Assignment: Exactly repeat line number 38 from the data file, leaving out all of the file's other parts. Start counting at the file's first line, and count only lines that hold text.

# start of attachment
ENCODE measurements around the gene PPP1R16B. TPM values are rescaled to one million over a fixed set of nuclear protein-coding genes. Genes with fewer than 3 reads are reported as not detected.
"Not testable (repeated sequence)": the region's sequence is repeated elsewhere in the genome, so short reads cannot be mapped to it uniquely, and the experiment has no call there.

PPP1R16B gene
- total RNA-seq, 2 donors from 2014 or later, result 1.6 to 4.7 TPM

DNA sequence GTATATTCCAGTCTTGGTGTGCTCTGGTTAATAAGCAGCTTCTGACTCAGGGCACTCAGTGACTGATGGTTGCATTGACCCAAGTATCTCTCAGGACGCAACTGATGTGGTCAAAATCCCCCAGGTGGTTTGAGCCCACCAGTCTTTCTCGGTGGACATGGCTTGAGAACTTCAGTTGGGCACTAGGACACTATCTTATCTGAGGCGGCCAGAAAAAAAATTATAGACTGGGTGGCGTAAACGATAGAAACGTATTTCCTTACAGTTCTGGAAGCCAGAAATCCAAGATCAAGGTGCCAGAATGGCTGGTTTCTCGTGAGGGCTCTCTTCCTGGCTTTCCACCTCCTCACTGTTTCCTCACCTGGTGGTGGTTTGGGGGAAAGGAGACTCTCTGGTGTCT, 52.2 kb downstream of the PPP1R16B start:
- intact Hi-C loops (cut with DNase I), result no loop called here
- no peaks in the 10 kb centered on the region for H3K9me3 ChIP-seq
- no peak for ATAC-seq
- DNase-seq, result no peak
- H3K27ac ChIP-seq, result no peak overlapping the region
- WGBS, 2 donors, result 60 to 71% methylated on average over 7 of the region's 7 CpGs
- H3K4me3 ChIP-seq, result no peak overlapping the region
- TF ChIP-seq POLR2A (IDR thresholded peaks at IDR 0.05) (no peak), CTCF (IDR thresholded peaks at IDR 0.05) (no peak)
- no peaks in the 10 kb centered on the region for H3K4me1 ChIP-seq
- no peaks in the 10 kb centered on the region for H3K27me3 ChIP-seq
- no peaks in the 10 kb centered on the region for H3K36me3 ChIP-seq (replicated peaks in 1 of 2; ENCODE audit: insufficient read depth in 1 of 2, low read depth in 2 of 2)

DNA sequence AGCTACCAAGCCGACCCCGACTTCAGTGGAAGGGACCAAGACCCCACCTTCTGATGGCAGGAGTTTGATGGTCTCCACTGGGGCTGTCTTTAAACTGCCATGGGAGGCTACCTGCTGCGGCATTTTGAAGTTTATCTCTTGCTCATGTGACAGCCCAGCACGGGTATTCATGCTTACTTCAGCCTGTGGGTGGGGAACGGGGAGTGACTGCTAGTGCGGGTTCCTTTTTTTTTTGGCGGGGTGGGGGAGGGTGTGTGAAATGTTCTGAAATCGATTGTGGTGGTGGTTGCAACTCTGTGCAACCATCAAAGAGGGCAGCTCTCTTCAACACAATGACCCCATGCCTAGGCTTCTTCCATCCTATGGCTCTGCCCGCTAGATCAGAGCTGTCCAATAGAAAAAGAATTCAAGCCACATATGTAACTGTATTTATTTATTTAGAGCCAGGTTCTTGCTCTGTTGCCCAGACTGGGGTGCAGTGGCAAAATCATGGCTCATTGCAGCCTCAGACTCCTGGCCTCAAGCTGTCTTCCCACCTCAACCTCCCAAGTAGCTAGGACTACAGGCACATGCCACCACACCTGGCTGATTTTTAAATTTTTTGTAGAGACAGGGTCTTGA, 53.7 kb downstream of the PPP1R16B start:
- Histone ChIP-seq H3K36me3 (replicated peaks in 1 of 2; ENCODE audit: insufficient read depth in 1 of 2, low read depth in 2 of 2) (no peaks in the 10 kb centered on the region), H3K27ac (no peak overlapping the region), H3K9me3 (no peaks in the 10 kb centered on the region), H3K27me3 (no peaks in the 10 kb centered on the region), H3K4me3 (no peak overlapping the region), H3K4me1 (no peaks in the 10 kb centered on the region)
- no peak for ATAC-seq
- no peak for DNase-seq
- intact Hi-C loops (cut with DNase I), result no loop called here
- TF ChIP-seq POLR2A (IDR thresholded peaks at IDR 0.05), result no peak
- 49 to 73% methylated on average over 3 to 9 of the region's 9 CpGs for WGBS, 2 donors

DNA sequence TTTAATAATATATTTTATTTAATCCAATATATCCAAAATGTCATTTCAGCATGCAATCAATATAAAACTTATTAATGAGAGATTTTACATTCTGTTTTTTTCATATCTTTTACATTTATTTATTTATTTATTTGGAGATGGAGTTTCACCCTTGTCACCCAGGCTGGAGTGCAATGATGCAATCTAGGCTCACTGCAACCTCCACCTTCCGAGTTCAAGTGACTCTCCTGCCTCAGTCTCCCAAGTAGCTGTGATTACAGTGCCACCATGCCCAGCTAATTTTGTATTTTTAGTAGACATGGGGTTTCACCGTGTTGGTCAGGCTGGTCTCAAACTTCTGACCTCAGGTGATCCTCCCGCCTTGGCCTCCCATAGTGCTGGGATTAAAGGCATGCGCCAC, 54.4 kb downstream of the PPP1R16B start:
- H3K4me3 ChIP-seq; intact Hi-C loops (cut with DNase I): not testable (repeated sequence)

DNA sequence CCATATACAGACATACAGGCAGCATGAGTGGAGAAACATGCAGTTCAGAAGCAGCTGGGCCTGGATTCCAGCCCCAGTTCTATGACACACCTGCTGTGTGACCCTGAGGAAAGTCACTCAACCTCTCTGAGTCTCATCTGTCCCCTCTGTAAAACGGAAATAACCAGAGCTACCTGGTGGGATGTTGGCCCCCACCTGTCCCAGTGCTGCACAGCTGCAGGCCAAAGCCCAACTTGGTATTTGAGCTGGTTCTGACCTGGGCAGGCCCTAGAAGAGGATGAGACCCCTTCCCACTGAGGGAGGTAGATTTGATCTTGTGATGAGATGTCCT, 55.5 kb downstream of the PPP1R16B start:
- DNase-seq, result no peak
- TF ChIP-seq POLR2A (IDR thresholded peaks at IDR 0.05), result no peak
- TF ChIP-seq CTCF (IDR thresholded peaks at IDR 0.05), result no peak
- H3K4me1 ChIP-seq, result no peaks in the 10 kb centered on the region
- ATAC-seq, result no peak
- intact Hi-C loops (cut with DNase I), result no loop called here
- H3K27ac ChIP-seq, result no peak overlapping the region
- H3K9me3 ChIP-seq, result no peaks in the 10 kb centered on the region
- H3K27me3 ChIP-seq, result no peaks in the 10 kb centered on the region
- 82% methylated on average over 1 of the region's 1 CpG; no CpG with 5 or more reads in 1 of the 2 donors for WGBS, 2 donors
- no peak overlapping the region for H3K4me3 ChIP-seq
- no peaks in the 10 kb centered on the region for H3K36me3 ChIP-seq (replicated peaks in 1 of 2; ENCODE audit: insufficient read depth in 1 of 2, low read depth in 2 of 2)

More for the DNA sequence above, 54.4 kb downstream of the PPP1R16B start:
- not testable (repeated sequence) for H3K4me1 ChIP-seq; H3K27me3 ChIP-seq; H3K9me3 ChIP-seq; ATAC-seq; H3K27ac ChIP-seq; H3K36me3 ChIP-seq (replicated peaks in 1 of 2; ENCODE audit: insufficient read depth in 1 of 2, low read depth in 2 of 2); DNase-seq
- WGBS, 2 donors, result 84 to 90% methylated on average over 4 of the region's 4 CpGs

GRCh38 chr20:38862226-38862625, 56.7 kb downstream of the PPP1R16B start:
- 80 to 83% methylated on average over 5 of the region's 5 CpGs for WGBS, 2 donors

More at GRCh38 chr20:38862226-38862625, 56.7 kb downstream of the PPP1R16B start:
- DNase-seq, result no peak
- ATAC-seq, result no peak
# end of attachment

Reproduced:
- no peaks in the 10 kb centered on the region for H3K36me3 ChIP-seq (replicated peaks in 1 of 2; ENCODE audit: insufficient read depth in 1 of 2, low read depth in 2 of 2)